Sure, the goal of a squirrel hunt is to kill a few squirrels for the dinner table, but both trainers caution against shooting squirrels that you might see before the dog does, or shooting a treed squirrel immediately over a young dog. 

“Training the pup should be the goal early on, even more than killing squirrels,” Reynolds says. “Don’t shoot squirrels out if you see them before the dog does. Instead, position the dog and make a fuss to draw its attention to the squirrel. Once the dog has seen the squirrel and started barking, then it’s time to shoot the squirrel out as a reward. Don’t shoot a squirrel if the dog isn’t barking,” he continues. "Shooting a squirrel over a silent dog might teach them to be the best tree dog in the woods but if they don’t bark, you won’t know it. When your young dog does tree, don’t be in a huge hurry to shoot. Talk to the pup, encourage it, let it know you are just as excited as it is to see the squirrel, then shoot it out when the dog is completely focused on the game.”

(Recipe: Garlic Parmesan Fried Squirrel)

One trick many trainers use to teach a dog to bark is to tie the dog to a tree by its lead. Then take a freshly killed squirrel and tease the pup with it. Let the dog mouth the squirrel, and then take it away. Hang the dead squirrel from a tree limb just out of reach. When the pup barks, get excited, encourage it to do it again. Once the pup is barking loudly, release it from the tree and let it grab the squirrel. Now is the time for lots of praise. 

Killing squirrels shouldn't be the main goal when starting a young dog.

4. Too Much Shock Collar

A shock collar can be a valuable tool for a dog trainer, but overuse of a collar, or any use at all on an inexperienced young dog, is one of the surest ways to ruin a dog, especially a young pup. “I’ve seen too many dogs that are afraid to hunt because their owners hammered them with a collar every time they didn’t do something the trainer thought they should,” Luther says. Think about it, would you want a shock every time you didn’t perform a task exactly right when you were just learning to do something new? Neither does your dog. Eventually, the dog will learn to equate being in the woods with painful stimulation.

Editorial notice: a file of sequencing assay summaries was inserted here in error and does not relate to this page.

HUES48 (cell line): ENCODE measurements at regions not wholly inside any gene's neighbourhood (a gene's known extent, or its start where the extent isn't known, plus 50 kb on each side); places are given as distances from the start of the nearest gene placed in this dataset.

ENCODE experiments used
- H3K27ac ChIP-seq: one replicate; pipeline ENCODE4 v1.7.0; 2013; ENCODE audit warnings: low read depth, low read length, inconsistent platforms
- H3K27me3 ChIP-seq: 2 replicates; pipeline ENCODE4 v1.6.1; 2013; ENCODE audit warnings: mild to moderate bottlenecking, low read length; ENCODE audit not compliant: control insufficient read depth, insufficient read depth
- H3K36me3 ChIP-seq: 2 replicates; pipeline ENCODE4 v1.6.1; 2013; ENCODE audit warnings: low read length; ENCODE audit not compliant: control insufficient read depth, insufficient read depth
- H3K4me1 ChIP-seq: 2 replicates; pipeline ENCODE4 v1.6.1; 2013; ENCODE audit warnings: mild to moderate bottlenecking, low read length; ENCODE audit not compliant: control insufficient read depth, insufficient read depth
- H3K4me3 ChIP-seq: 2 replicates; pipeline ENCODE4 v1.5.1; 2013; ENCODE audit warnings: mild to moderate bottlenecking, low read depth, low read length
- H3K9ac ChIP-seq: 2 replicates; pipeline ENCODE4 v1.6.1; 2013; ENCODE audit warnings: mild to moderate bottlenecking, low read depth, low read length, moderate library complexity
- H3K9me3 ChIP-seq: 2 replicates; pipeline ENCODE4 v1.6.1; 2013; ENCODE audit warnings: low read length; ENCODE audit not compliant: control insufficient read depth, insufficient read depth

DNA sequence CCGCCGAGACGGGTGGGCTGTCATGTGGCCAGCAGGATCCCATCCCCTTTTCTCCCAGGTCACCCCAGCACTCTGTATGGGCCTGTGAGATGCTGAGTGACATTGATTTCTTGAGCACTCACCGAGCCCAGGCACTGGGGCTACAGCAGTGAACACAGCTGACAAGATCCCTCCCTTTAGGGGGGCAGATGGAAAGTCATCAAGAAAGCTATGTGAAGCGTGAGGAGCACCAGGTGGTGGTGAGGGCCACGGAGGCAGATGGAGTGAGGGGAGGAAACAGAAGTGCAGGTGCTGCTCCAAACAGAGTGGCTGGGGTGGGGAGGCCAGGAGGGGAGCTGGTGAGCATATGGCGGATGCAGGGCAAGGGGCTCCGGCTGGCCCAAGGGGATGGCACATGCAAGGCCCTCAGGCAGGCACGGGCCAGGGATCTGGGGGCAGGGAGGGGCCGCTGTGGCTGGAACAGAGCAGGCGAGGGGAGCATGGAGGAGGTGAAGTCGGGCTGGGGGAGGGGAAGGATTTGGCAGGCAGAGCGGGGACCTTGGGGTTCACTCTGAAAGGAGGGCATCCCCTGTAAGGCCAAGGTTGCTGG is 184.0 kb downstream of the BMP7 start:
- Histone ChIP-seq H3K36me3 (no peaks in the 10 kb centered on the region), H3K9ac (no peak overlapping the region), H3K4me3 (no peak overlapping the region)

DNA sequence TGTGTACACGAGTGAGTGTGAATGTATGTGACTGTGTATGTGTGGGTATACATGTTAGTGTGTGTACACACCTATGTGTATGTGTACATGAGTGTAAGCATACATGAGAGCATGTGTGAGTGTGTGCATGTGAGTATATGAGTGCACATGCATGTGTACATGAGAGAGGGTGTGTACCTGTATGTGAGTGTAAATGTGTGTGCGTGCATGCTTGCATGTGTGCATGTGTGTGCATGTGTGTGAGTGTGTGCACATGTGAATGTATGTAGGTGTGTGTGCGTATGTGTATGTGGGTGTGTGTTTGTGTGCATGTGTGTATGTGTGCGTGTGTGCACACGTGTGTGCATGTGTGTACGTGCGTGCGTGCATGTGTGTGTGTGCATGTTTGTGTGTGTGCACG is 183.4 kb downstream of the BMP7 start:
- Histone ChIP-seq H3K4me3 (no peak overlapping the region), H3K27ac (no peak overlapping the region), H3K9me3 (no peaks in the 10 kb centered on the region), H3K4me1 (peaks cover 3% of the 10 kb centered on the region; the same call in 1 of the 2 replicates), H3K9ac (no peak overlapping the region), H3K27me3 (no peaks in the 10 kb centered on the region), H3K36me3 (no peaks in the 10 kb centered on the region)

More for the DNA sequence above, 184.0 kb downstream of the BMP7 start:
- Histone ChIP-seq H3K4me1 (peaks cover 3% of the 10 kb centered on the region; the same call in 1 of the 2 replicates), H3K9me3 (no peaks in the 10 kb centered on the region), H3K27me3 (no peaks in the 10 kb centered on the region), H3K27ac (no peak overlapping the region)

While a shock collar can ruin a dog in a hurry, a good tracking collar is invaluable.

Negative experience can actually cause a dog to regress in its training. “I’m working with a young dog right now that was treeing squirrels on a daily basis. One day, she was on tree and got against an electric fence. It got her pretty good. It’s been three months now since it happened and she hasn’t treed a squirrel since,” Luther says. 

While a shock collar might not be a valuable tool for training a squirrel dog, a tracking collar is. Gone are the days of listening for a bell or walking through the woods wondering where your dog went. A good tracking collar like the Sportdog Houndhunter lets you keep up with the precise location of your dog from up to 2 miles away. The collar also gives you the option of no shock vibration or tone to get your dog’s attention without causing pain. 

(Don't Miss: 10 Tips for Training a Squirrel Dog)

5. Giving Up Too Soon

Reynolds notes that no two dogs develop on the same schedule. “I’ve had dogs out of the same litter, even, that didn’t progress at the same speed. Some pups seem to get it at an early age, and for some it takes months, or even a year or two,” he says. “Don't leave a pup in the kennel and expect it to start treeing first time or two out. Wear out a pair or two of boots in the timber. Be patient and don't give up on a pup, some don't start treeing until a year old or well past.”

If a dog comes from good stock, it will have the ability to hunt. All it needs is the know-how. That will come with experience. One day, the right squirrel will run in the right place in front of the dog and everything will come together. 

(Don't Miss: How to Squirrel Hunt with Dogs)